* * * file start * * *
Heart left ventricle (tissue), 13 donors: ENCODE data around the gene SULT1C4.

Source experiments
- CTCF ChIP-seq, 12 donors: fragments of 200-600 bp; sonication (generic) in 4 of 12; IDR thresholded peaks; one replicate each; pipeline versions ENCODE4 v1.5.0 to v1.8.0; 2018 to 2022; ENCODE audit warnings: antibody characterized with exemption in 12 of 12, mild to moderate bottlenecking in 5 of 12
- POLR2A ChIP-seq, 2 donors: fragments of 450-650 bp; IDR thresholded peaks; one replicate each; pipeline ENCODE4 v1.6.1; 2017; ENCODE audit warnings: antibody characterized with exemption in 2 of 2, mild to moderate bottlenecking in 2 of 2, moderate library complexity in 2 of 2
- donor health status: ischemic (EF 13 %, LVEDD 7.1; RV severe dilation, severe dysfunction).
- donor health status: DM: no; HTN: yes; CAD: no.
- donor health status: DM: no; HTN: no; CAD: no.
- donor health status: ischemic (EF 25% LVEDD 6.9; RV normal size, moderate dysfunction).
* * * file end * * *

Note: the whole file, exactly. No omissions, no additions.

Heart left ventricle (tissue), 13 donors: ENCODE data around the gene SULT1C4.

Source experiments
- CTCF ChIP-seq, 12 donors: fragments of 200-600 bp; sonication (generic) in 4 of 12; IDR thresholded peaks; one replicate each; pipeline versions ENCODE4 v1.5.0 to v1.8.0; 2018 to 2022; ENCODE audit warnings: antibody characterized with exemption in 12 of 12, mild to moderate bottlenecking in 5 of 12
- POLR2A ChIP-seq, 2 donors: fragments of 450-650 bp; IDR thresholded peaks; one replicate each; pipeline ENCODE4 v1.6.1; 2017; ENCODE audit warnings: antibody characterized with exemption in 2 of 2, mild to moderate bottlenecking in 2 of 2, moderate library complexity in 2 of 2
- donor health status: ischemic (EF 13 %, LVEDD 7.1; RV severe dilation, severe dysfunction).
- donor health status: DM: no; HTN: yes; CAD: no.
- donor health status: DM: no; HTN: no; CAD: no.
- donor health status: ischemic (EF 25% LVEDD 6.9; RV normal size, moderate dysfunction).